better him than me; they wouldn't even have let me in the door. literally.

the biography is very affectionate and not badly written; cox is clever at picking out good anecdotes and putting them together and teasing out significance from diaries and letters, not always an easy task. he generally resists making wild speculations. he does have a bad habit of smoothing over james's worst points and sometimes refuses to speculate at all just where you'd really like him to -- when it comes to james's private life for example. he never married but had a series of close, affectionate friendships with other men. none of them wildly underage; nothing "inappropriate" -- no fumblings at choirboys or anything like that -- but... i couldn't help feeling that forster, who was up at cambridge while james was there, must have had him in mind when writing maurice, at least a little bit. i think it's laudable that cox wants to avoid the kind of "pseudo-analytic biography" that wants to find significance in everything and claims to be able to know the deepest, darkest thoughts of the subject from grocery lists, but it also seems relatively plain -- even from the evidence cox puts forward -- that, whatever james was, he was no ruler.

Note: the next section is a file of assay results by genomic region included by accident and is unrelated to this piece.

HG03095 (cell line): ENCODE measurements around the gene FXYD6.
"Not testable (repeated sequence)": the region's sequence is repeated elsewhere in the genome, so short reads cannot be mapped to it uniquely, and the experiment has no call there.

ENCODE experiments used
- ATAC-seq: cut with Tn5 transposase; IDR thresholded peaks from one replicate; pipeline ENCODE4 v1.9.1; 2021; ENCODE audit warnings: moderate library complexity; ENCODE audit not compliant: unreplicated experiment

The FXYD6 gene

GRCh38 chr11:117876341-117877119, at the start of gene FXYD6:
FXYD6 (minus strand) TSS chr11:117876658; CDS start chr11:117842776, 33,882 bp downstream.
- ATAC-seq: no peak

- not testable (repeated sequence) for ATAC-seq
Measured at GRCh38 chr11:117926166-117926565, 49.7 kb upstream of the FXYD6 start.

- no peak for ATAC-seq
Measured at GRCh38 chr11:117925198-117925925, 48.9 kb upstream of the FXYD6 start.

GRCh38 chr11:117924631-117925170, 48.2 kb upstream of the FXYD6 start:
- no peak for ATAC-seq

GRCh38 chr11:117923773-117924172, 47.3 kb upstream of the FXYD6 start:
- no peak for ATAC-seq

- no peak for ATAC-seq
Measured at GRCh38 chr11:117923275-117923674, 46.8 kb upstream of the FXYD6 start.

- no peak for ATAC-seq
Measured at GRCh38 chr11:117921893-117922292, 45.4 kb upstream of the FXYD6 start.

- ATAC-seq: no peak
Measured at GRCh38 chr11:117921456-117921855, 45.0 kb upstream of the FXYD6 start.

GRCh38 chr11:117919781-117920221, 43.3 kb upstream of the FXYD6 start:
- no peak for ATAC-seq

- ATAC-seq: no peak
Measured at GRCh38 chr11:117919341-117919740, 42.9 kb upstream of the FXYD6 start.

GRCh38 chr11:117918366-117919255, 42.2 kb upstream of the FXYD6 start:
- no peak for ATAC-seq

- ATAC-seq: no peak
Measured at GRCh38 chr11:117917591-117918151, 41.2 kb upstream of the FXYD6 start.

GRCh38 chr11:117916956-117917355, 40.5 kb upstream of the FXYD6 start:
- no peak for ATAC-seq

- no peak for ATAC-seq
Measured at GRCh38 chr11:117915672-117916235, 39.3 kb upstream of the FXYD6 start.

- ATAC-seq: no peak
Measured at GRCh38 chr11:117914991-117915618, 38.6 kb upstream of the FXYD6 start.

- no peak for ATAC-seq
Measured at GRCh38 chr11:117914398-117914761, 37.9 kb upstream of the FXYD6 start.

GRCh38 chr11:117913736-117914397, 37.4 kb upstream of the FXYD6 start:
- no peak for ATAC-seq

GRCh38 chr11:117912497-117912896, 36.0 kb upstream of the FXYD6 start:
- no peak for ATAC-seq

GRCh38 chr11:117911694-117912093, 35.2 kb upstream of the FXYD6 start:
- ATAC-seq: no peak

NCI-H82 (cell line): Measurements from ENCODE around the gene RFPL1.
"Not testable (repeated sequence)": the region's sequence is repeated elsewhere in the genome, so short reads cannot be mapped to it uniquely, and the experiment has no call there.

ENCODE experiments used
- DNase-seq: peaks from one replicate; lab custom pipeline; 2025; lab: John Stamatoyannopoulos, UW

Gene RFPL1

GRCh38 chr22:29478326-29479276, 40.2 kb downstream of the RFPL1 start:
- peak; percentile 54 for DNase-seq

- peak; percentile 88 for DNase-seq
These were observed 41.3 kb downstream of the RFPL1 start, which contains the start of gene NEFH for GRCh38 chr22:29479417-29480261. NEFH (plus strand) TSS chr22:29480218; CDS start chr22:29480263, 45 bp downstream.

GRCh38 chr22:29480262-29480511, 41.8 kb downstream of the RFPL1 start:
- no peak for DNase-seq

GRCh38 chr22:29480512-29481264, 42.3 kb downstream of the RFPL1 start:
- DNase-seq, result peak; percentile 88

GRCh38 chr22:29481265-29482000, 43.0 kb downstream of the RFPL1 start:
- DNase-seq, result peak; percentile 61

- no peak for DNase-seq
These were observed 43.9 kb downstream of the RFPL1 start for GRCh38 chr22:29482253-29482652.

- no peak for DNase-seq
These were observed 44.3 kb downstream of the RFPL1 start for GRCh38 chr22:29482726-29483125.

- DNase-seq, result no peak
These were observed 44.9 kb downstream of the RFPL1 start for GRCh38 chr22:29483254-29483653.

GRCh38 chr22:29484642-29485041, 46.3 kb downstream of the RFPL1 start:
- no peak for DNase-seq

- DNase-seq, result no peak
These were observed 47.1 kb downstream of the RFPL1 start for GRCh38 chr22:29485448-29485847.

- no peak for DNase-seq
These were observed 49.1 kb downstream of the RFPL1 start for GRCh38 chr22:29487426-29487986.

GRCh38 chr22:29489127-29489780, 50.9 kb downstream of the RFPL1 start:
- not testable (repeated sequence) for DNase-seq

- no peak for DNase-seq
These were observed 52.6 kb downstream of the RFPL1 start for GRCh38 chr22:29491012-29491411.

is this a bad thing? no. a problem? only in that following his proclivities to the natural conclusion would have been illegal. small issue there. the wilde trial was international headline-making news during james's lifetime; i'm sure he didn't see that as a great "tallyho!" towards emotional satisfaction.

so that's all fine and really only regrettable in that it makes cox seems somewhat hidebound and stuffy in terms of defending his subject from something that isn't really an issue requiring defense and james must have led a sad life at times.